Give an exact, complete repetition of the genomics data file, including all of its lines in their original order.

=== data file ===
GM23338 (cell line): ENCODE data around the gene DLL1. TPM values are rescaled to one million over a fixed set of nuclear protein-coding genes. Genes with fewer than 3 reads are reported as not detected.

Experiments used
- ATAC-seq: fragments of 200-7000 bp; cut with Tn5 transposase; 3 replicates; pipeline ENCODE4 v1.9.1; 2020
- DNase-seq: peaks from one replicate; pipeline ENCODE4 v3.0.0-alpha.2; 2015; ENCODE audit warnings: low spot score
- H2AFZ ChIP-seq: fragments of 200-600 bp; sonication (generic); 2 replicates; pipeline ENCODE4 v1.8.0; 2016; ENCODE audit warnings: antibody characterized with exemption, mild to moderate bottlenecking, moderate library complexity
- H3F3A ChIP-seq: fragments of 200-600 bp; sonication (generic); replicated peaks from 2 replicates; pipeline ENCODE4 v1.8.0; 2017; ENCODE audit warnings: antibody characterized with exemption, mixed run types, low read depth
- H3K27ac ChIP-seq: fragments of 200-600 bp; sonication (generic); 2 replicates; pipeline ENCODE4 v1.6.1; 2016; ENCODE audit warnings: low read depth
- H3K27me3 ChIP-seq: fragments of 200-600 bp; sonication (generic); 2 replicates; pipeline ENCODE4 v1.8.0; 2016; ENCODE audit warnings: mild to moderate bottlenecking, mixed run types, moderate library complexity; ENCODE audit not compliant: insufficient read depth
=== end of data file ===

GM23338 (cell line): ENCODE data around the gene DLL1. TPM values are rescaled to one million over a fixed set of nuclear protein-coding genes. Genes with fewer than 3 reads are reported as not detected.

Experiments used
- ATAC-seq: fragments of 200-7000 bp; cut with Tn5 transposase; 3 replicates; pipeline ENCODE4 v1.9.1; 2020
- DNase-seq: peaks from one replicate; pipeline ENCODE4 v3.0.0-alpha.2; 2015; ENCODE audit warnings: low spot score
- H2AFZ ChIP-seq: fragments of 200-600 bp; sonication (generic); 2 replicates; pipeline ENCODE4 v1.8.0; 2016; ENCODE audit warnings: antibody characterized with exemption, mild to moderate bottlenecking, moderate library complexity
- H3F3A ChIP-seq: fragments of 200-600 bp; sonication (generic); replicated peaks from 2 replicates; pipeline ENCODE4 v1.8.0; 2017; ENCODE audit warnings: antibody characterized with exemption, mixed run types, low read depth
- H3K27ac ChIP-seq: fragments of 200-600 bp; sonication (generic); 2 replicates; pipeline ENCODE4 v1.6.1; 2016; ENCODE audit warnings: low read depth
- H3K27me3 ChIP-seq: fragments of 200-600 bp; sonication (generic); 2 replicates; pipeline ENCODE4 v1.8.0; 2016; ENCODE audit warnings: mild to moderate bottlenecking, mixed run types, moderate library complexity; ENCODE audit not compliant: insufficient read depth